(Amy T. Zielinski)

New book: The Lives of Margaret Fuller, by John Matteson ’83 (W.W. Norton)

The author: An English professor at John Jay College of Criminal Justice of the City University of New York, John Matteson won the 2008 Pulitzer Prize in biography for Eden’s Outcasts: The Story of Louisa May Alcott and Her Father. He also is the deputy director of the Leon Levy Center for Biography in New York City.
The book: In this biography of the controversial Margaret Fuller (1810-1850), Matteson traces her short but complex life and explores her legacy. The leading female of the transcendental movement, Fuller was editor of the United State’s first avant-garde literary magazine, a literary and social critic, the first regular foreign correspondent for an American newspaper, and the author of a major feminist book, Woman in the Nineteenth Century, which became a bestseller. Eventually she met an uneducated Italian nobleman when she was in Rome. At age 40, Fuller, her husband, and their son died in a shipwreck on their return to America.
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From the book: “A person of such ambition almost always encounters great resistance, and to achieve her self-creation, Fuller paid a tremendous price in pain, in poverty, and in ridicule. She also met with resistance in the form of self-doubt; in the limitations of a body that could not always support the incessant activity of her mind; and in the stubbornness of a world that reacted to contain and counterbalance any force that violated its rule of mediocrity. Such a person is always a work in progress, always restless, never final.”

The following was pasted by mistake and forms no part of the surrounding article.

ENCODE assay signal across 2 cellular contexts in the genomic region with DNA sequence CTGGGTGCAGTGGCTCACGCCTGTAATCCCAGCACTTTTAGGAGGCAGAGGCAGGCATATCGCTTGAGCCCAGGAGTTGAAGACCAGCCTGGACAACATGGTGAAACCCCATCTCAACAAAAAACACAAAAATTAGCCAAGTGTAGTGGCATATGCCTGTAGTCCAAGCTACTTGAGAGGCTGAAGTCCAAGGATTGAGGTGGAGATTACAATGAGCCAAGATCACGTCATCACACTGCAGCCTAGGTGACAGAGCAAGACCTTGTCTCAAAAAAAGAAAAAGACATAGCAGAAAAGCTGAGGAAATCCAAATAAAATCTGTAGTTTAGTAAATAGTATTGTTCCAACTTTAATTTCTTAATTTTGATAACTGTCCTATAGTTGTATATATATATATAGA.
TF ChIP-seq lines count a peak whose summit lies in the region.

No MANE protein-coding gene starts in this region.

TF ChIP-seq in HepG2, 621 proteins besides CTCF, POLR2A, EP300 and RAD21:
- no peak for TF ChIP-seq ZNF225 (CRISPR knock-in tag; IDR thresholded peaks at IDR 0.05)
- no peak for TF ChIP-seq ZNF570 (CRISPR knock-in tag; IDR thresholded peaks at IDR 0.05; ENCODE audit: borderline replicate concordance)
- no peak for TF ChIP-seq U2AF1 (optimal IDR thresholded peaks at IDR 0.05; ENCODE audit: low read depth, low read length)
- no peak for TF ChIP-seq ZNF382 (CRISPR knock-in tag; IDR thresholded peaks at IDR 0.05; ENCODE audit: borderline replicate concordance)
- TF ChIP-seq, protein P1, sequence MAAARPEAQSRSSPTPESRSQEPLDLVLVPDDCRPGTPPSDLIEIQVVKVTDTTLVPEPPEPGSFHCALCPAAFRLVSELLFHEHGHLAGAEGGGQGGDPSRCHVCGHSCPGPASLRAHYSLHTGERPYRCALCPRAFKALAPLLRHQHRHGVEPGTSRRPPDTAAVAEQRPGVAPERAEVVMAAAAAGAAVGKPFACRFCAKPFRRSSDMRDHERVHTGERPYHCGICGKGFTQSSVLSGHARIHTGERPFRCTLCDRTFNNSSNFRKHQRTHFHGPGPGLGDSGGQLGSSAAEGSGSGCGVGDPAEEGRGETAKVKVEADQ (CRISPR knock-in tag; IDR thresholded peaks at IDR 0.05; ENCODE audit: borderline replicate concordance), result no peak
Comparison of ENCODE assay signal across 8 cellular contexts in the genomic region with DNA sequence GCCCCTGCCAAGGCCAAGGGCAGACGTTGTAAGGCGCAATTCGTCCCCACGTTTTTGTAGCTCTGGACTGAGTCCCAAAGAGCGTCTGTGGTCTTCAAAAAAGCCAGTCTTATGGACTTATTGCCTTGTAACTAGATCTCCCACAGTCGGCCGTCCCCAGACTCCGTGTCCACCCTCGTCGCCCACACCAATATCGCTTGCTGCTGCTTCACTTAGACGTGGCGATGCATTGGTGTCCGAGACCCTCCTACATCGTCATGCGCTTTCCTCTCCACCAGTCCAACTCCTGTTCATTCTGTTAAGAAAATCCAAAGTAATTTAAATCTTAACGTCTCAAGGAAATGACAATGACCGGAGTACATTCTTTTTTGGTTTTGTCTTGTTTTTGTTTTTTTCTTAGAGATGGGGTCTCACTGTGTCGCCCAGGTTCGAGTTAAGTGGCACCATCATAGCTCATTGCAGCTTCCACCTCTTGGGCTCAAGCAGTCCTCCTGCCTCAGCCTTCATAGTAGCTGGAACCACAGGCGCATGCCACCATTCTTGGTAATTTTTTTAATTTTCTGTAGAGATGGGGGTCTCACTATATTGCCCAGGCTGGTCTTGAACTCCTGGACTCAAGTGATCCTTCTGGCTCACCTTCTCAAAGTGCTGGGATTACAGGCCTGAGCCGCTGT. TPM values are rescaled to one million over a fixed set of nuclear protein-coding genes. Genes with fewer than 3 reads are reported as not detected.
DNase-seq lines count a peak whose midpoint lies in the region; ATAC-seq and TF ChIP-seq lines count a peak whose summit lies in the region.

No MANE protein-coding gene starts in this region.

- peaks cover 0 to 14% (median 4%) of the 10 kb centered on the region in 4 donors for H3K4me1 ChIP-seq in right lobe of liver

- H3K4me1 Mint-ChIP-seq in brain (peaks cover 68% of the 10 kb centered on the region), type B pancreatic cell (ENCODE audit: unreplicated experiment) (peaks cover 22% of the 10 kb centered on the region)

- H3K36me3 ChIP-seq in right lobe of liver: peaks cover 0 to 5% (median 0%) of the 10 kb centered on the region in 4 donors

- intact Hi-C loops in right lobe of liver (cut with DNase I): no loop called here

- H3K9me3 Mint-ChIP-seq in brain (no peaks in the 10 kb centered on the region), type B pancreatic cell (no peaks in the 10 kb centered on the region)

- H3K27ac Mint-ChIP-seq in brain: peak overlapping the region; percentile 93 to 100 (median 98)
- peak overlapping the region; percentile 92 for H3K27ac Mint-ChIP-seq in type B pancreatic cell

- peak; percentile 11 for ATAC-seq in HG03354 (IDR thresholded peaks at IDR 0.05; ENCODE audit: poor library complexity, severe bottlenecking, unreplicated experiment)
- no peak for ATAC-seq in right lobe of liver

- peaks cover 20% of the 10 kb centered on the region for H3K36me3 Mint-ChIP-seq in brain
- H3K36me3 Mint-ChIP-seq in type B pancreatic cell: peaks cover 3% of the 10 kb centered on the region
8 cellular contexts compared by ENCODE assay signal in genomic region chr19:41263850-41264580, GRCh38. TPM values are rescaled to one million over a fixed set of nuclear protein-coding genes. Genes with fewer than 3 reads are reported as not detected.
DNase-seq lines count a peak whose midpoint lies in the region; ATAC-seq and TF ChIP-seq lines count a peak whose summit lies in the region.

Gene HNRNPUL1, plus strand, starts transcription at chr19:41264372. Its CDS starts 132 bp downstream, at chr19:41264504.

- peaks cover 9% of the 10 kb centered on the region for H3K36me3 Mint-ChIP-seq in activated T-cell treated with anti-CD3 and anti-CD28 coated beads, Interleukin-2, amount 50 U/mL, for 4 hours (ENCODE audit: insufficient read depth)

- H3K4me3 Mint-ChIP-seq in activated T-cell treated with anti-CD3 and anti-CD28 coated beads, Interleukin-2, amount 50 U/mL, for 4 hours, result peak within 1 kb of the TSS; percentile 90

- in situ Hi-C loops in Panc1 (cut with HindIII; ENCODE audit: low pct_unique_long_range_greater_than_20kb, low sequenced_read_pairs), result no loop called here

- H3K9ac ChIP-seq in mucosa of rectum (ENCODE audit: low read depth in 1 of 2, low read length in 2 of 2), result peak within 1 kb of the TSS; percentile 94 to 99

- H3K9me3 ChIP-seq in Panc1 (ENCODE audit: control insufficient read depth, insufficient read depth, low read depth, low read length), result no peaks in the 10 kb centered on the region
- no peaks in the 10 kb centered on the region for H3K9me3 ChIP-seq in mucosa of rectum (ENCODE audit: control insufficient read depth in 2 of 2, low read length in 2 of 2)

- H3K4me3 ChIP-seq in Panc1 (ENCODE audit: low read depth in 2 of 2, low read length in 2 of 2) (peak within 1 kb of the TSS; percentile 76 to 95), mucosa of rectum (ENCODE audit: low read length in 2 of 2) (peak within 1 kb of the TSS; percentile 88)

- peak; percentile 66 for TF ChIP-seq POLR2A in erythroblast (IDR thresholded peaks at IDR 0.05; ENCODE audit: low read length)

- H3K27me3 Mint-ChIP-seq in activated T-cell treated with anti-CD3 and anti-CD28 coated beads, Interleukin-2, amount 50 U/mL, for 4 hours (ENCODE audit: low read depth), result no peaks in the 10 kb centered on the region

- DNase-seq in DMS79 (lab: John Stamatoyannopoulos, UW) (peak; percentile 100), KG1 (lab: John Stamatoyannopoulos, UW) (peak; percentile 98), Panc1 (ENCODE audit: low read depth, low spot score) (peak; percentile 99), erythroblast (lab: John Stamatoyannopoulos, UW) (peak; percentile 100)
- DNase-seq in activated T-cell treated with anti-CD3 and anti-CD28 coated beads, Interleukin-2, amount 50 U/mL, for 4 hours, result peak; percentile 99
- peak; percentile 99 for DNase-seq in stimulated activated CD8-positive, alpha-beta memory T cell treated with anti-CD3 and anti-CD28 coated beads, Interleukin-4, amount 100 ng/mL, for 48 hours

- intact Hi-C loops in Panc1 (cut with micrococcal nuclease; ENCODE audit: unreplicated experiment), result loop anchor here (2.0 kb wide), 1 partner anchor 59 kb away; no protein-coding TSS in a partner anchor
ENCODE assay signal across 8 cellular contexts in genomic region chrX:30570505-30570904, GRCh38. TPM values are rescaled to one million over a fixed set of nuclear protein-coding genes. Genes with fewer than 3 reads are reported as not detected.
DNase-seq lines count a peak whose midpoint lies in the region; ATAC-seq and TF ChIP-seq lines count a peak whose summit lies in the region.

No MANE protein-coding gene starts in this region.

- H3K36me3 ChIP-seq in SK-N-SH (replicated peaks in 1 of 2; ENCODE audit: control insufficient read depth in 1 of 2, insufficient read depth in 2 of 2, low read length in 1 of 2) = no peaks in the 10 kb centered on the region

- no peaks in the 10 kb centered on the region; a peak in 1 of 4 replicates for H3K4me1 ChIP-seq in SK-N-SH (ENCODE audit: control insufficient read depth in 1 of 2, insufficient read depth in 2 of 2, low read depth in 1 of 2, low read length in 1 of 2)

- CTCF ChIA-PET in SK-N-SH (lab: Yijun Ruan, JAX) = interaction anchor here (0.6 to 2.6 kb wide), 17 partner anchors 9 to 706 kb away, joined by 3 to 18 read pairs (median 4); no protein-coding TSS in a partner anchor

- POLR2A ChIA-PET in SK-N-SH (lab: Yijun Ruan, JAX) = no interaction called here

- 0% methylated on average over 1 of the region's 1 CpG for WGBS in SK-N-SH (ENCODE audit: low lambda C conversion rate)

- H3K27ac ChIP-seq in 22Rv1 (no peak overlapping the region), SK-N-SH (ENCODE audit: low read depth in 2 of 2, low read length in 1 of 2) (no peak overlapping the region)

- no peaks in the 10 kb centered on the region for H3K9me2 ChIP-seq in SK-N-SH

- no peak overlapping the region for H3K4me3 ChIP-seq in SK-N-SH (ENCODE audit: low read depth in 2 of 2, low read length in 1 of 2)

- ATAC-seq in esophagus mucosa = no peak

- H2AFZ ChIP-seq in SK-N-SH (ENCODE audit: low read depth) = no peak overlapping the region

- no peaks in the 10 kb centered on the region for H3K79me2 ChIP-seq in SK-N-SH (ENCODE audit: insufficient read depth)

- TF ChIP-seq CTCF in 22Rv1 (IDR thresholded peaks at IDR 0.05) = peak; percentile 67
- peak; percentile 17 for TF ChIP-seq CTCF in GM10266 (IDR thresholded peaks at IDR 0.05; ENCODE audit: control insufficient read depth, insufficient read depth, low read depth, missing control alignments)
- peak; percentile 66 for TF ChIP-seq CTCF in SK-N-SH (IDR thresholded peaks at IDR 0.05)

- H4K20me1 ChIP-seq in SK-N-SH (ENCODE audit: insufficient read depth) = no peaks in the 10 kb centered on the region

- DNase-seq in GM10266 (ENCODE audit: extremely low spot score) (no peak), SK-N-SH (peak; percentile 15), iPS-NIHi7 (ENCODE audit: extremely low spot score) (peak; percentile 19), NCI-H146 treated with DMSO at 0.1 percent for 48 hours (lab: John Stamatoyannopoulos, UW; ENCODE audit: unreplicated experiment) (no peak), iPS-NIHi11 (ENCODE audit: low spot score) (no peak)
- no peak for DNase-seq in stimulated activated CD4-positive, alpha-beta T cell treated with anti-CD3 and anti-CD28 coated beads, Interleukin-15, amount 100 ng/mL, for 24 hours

Review: Library Journal called the biography a “great read.” It “draws a fairly complete picture of her environment and time” and makes “the subject come to life. Through Matteson’s easy narrative style and presentation of Fuller ‘as a series of identities,’ readers can begin to understand her drive and her flaws.” A critic for The Boston Globe, wrote, “Matteson’s portrait of Fuller, given depth and sheen by a treasure trove of letters, is unfailingly intelligent, nuanced, and intriguing, a story of tragic might-have-beens.”
Read more: PAW’s story on Matteson in the June 11, 2008 issue of PAW.